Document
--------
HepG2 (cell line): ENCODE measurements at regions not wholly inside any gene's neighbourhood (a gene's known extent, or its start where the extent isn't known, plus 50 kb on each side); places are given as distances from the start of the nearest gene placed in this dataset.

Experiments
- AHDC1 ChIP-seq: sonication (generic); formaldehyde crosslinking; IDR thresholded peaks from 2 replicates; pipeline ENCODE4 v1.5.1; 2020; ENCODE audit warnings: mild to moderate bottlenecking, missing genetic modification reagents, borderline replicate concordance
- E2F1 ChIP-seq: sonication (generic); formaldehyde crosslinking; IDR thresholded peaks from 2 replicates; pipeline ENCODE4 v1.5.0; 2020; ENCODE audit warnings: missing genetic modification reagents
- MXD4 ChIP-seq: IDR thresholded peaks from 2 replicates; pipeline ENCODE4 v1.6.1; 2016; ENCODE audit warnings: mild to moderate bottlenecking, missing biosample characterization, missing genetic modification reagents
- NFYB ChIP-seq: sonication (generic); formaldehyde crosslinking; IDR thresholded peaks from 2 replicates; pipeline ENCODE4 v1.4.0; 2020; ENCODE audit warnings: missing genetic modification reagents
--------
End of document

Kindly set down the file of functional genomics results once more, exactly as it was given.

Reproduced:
HepG2 (cell line): ENCODE measurements at regions not wholly inside any gene's neighbourhood (a gene's known extent, or its start where the extent isn't known, plus 50 kb on each side); places are given as distances from the start of the nearest gene placed in this dataset.

Experiments
- AHDC1 ChIP-seq: sonication (generic); formaldehyde crosslinking; IDR thresholded peaks from 2 replicates; pipeline ENCODE4 v1.5.1; 2020; ENCODE audit warnings: mild to moderate bottlenecking, missing genetic modification reagents, borderline replicate concordance
- E2F1 ChIP-seq: sonication (generic); formaldehyde crosslinking; IDR thresholded peaks from 2 replicates; pipeline ENCODE4 v1.5.0; 2020; ENCODE audit warnings: missing genetic modification reagents
- MXD4 ChIP-seq: IDR thresholded peaks from 2 replicates; pipeline ENCODE4 v1.6.1; 2016; ENCODE audit warnings: mild to moderate bottlenecking, missing biosample characterization, missing genetic modification reagents
- NFYB ChIP-seq: sonication (generic); formaldehyde crosslinking; IDR thresholded peaks from 2 replicates; pipeline ENCODE4 v1.4.0; 2020; ENCODE audit warnings: missing genetic modification reagents